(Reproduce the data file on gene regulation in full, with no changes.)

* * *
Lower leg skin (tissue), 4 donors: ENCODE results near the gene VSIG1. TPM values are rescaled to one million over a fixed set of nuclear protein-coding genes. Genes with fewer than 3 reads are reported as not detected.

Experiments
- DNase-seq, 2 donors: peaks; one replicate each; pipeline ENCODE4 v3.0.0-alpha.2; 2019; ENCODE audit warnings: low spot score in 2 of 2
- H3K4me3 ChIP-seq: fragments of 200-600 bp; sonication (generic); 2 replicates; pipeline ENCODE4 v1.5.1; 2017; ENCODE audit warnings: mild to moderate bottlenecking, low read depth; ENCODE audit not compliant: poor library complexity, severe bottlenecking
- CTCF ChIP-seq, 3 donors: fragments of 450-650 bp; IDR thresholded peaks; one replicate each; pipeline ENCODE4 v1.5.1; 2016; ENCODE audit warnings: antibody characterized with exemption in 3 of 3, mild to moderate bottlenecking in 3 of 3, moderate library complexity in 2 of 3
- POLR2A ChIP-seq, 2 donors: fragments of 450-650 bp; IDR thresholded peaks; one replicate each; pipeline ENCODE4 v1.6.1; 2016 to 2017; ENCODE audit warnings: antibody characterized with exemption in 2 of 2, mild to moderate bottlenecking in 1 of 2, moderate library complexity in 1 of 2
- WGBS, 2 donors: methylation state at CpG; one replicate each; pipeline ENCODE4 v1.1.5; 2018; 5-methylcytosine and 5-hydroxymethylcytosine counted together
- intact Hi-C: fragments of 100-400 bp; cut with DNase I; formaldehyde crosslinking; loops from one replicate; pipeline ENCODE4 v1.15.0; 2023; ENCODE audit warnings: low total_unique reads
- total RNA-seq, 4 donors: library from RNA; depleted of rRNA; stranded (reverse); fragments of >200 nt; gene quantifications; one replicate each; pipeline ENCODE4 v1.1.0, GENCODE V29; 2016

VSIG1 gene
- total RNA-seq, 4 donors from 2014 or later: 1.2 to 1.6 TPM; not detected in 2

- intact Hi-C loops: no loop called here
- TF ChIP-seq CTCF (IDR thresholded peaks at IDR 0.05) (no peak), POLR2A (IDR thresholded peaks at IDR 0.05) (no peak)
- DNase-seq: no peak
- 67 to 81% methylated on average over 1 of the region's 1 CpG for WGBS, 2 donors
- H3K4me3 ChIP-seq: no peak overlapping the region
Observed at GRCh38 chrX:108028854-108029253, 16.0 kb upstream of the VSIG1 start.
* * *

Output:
Lower leg skin (tissue), 4 donors: ENCODE results near the gene VSIG1. TPM values are rescaled to one million over a fixed set of nuclear protein-coding genes. Genes with fewer than 3 reads are reported as not detected.

Experiments
- DNase-seq, 2 donors: peaks; one replicate each; pipeline ENCODE4 v3.0.0-alpha.2; 2019; ENCODE audit warnings: low spot score in 2 of 2
- H3K4me3 ChIP-seq: fragments of 200-600 bp; sonication (generic); 2 replicates; pipeline ENCODE4 v1.5.1; 2017; ENCODE audit warnings: mild to moderate bottlenecking, low read depth; ENCODE audit not compliant: poor library complexity, severe bottlenecking
- CTCF ChIP-seq, 3 donors: fragments of 450-650 bp; IDR thresholded peaks; one replicate each; pipeline ENCODE4 v1.5.1; 2016; ENCODE audit warnings: antibody characterized with exemption in 3 of 3, mild to moderate bottlenecking in 3 of 3, moderate library complexity in 2 of 3
- POLR2A ChIP-seq, 2 donors: fragments of 450-650 bp; IDR thresholded peaks; one replicate each; pipeline ENCODE4 v1.6.1; 2016 to 2017; ENCODE audit warnings: antibody characterized with exemption in 2 of 2, mild to moderate bottlenecking in 1 of 2, moderate library complexity in 1 of 2
- WGBS, 2 donors: methylation state at CpG; one replicate each; pipeline ENCODE4 v1.1.5; 2018; 5-methylcytosine and 5-hydroxymethylcytosine counted together
- intact Hi-C: fragments of 100-400 bp; cut with DNase I; formaldehyde crosslinking; loops from one replicate; pipeline ENCODE4 v1.15.0; 2023; ENCODE audit warnings: low total_unique reads
- total RNA-seq, 4 donors: library from RNA; depleted of rRNA; stranded (reverse); fragments of >200 nt; gene quantifications; one replicate each; pipeline ENCODE4 v1.1.0, GENCODE V29; 2016

VSIG1 gene
- total RNA-seq, 4 donors from 2014 or later: 1.2 to 1.6 TPM; not detected in 2

- intact Hi-C loops: no loop called here
- TF ChIP-seq CTCF (IDR thresholded peaks at IDR 0.05) (no peak), POLR2A (IDR thresholded peaks at IDR 0.05) (no peak)
- DNase-seq: no peak
- 67 to 81% methylated on average over 1 of the region's 1 CpG for WGBS, 2 donors
- H3K4me3 ChIP-seq: no peak overlapping the region
Observed at GRCh38 chrX:108028854-108029253, 16.0 kb upstream of the VSIG1 start.